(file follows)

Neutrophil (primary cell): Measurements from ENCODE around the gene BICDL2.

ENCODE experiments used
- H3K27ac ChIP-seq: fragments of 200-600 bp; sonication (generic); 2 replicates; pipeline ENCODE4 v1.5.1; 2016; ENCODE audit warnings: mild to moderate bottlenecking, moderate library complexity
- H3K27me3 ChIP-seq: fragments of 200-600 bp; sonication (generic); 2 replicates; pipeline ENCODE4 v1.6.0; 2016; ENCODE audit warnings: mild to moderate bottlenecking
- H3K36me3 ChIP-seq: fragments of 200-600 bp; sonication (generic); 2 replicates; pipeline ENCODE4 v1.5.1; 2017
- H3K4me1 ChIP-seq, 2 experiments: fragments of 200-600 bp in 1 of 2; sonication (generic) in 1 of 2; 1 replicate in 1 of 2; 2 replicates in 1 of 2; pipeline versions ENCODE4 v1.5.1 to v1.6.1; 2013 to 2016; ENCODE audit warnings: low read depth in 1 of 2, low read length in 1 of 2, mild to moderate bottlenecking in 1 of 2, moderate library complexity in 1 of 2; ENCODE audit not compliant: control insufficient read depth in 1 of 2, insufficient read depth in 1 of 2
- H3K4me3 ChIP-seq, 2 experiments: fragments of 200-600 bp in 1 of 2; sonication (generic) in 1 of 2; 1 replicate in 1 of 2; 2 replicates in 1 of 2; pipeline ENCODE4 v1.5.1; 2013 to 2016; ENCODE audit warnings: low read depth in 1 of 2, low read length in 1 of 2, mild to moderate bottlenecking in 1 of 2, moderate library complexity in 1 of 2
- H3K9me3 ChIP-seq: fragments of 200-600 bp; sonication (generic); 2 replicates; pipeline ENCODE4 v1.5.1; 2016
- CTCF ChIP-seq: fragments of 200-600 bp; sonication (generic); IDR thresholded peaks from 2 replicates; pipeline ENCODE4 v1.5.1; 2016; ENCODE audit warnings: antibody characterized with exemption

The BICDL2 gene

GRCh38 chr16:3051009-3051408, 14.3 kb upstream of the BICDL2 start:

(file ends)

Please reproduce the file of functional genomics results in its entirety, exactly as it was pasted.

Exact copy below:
Neutrophil (primary cell): Measurements from ENCODE around the gene BICDL2.

ENCODE experiments used
- H3K27ac ChIP-seq: fragments of 200-600 bp; sonication (generic); 2 replicates; pipeline ENCODE4 v1.5.1; 2016; ENCODE audit warnings: mild to moderate bottlenecking, moderate library complexity
- H3K27me3 ChIP-seq: fragments of 200-600 bp; sonication (generic); 2 replicates; pipeline ENCODE4 v1.6.0; 2016; ENCODE audit warnings: mild to moderate bottlenecking
- H3K36me3 ChIP-seq: fragments of 200-600 bp; sonication (generic); 2 replicates; pipeline ENCODE4 v1.5.1; 2017
- H3K4me1 ChIP-seq, 2 experiments: fragments of 200-600 bp in 1 of 2; sonication (generic) in 1 of 2; 1 replicate in 1 of 2; 2 replicates in 1 of 2; pipeline versions ENCODE4 v1.5.1 to v1.6.1; 2013 to 2016; ENCODE audit warnings: low read depth in 1 of 2, low read length in 1 of 2, mild to moderate bottlenecking in 1 of 2, moderate library complexity in 1 of 2; ENCODE audit not compliant: control insufficient read depth in 1 of 2, insufficient read depth in 1 of 2
- H3K4me3 ChIP-seq, 2 experiments: fragments of 200-600 bp in 1 of 2; sonication (generic) in 1 of 2; 1 replicate in 1 of 2; 2 replicates in 1 of 2; pipeline ENCODE4 v1.5.1; 2013 to 2016; ENCODE audit warnings: low read depth in 1 of 2, low read length in 1 of 2, mild to moderate bottlenecking in 1 of 2, moderate library complexity in 1 of 2
- H3K9me3 ChIP-seq: fragments of 200-600 bp; sonication (generic); 2 replicates; pipeline ENCODE4 v1.5.1; 2016
- CTCF ChIP-seq: fragments of 200-600 bp; sonication (generic); IDR thresholded peaks from 2 replicates; pipeline ENCODE4 v1.5.1; 2016; ENCODE audit warnings: antibody characterized with exemption

The BICDL2 gene

GRCh38 chr16:3051009-3051408, 14.3 kb upstream of the BICDL2 start: